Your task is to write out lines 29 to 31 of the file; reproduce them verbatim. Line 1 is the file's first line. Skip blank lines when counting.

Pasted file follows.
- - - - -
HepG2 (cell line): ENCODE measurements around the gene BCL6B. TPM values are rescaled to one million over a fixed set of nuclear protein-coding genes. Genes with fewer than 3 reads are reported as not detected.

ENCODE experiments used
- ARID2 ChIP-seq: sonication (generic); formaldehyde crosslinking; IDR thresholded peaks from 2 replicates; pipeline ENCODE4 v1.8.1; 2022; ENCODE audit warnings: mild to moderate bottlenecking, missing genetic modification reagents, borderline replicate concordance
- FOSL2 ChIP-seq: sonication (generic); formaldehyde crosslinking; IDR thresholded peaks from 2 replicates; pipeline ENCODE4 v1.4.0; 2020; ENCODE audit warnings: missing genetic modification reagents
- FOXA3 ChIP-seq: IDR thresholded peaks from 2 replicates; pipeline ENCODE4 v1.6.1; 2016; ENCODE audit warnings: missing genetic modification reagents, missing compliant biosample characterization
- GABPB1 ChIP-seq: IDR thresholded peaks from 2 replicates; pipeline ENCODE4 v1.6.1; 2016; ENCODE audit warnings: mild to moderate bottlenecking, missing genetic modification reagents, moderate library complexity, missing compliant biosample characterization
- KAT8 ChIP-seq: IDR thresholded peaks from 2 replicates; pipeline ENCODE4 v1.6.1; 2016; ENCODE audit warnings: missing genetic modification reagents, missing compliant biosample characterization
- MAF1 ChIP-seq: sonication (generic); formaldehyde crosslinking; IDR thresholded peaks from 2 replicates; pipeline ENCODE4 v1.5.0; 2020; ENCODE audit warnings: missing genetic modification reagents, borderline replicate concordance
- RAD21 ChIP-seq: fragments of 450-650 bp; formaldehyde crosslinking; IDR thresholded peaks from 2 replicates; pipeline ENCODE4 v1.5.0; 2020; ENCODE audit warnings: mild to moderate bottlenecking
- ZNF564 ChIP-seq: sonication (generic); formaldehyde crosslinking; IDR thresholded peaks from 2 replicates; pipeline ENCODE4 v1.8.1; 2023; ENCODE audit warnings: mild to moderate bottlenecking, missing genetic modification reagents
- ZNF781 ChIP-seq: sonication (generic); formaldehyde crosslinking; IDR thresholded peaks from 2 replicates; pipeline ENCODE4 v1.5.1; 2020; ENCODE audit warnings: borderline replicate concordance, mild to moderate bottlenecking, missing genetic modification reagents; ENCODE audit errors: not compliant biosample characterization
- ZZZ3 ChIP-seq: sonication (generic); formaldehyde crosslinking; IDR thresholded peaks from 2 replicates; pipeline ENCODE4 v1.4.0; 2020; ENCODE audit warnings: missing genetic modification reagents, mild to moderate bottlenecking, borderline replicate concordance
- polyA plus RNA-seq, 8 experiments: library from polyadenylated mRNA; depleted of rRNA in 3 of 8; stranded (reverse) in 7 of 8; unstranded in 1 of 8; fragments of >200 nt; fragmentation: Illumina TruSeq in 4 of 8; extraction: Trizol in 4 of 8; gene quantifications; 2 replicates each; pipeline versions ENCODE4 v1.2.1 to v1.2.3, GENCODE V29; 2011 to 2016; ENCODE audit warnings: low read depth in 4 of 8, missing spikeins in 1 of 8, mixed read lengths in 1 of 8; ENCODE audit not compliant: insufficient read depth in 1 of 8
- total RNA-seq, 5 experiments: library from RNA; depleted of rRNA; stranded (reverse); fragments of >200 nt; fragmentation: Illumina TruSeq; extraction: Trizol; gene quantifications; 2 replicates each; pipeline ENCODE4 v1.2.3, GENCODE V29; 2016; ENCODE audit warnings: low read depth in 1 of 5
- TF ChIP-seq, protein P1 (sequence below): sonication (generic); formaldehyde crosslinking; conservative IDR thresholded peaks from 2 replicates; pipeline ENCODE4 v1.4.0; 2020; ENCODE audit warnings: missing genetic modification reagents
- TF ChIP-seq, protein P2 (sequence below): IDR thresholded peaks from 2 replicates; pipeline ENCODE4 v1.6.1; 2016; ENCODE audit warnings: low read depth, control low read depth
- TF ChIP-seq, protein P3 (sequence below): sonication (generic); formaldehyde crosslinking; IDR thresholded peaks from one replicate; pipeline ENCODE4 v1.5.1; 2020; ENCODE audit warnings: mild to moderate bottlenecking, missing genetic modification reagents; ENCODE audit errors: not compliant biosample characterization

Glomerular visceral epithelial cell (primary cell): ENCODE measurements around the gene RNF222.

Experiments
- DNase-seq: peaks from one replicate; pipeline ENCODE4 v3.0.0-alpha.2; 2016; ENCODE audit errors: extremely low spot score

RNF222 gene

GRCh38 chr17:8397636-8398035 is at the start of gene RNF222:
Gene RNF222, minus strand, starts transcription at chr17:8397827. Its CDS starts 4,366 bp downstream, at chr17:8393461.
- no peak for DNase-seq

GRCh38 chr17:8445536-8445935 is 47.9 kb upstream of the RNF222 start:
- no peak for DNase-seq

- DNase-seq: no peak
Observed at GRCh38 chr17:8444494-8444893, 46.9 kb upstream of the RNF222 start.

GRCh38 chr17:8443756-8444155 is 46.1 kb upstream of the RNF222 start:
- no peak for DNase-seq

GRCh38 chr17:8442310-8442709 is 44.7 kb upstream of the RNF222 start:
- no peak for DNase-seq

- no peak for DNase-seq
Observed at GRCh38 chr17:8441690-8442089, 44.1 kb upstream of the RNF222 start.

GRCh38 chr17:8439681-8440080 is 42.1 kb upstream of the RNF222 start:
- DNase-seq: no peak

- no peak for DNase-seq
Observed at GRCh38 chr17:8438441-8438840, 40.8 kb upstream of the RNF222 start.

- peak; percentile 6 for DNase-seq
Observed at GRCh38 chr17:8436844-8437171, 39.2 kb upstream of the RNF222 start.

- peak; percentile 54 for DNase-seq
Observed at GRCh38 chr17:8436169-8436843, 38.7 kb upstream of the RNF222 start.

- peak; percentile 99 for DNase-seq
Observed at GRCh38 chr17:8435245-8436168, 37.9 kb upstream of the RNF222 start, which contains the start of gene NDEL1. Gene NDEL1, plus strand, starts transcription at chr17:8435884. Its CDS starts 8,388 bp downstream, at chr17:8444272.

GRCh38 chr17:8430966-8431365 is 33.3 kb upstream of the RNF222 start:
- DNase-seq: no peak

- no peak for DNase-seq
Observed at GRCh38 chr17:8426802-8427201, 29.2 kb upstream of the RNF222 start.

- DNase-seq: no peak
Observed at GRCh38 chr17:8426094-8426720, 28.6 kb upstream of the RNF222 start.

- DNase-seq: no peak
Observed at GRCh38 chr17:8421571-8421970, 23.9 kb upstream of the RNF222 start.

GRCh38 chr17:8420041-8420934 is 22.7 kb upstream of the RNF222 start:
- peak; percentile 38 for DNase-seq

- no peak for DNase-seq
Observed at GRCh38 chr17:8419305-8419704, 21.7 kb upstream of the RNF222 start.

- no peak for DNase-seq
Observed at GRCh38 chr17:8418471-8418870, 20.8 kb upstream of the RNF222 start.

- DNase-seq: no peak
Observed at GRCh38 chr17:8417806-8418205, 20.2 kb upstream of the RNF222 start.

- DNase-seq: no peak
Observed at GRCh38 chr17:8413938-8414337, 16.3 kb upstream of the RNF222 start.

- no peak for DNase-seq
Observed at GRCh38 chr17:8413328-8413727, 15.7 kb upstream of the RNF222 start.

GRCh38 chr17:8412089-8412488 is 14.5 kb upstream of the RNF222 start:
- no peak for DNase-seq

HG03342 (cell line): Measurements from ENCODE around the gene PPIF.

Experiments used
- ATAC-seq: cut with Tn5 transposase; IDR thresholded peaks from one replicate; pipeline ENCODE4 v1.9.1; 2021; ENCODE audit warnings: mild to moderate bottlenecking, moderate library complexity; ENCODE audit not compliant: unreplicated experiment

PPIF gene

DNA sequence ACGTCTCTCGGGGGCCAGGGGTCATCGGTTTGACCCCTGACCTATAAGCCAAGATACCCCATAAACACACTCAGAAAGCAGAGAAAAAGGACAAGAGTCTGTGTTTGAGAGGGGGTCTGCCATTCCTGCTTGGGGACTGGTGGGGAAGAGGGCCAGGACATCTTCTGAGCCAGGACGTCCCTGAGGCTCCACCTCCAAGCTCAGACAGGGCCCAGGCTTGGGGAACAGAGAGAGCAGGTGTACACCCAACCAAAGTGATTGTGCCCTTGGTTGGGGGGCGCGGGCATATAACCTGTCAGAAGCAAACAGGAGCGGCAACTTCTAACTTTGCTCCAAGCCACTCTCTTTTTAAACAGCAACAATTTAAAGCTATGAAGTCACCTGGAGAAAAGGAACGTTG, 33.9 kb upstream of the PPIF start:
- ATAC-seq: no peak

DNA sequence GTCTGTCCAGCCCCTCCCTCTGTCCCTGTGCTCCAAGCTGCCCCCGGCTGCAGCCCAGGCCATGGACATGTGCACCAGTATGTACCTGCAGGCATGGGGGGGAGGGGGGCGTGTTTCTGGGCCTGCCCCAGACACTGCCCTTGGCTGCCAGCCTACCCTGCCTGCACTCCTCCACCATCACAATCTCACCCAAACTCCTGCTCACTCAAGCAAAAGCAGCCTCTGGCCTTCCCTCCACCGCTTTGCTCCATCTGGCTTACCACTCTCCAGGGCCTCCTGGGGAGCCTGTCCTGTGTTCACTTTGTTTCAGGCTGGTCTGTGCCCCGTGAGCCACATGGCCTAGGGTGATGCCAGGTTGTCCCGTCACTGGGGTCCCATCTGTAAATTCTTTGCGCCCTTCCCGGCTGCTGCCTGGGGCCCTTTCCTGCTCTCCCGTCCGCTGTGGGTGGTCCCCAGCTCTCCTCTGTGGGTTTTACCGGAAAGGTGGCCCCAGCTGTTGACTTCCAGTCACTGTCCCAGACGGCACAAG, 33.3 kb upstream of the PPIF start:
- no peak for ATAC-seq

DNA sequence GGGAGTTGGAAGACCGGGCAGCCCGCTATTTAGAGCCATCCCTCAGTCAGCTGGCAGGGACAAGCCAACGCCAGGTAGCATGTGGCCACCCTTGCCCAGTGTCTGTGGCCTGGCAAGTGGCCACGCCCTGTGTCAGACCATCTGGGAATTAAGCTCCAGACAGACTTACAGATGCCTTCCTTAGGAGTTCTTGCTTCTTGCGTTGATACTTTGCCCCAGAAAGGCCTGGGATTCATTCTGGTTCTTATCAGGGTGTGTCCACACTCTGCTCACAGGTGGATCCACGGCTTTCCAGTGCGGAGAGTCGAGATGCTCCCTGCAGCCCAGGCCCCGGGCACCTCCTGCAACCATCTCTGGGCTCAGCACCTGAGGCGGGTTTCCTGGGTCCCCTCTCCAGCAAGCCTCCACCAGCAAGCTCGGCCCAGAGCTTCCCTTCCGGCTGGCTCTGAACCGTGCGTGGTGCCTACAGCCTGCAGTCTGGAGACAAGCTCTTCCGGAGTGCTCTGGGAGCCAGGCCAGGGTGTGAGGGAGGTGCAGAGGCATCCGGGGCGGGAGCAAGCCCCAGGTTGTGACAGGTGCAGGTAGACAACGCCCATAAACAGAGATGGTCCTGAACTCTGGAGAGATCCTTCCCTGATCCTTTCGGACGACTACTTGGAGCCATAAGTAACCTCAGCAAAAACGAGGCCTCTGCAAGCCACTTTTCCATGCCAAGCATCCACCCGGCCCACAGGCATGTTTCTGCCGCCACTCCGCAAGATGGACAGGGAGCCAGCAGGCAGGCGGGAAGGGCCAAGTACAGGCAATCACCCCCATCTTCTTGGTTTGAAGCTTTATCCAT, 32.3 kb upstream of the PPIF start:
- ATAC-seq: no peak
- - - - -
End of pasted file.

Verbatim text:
GRCh38 chr17:8443756-8444155 is 46.1 kb upstream of the RNF222 start:
- no peak for DNase-seq

GRCh38 chr17:8442310-8442709 is 44.7 kb upstream of the RNF222 start: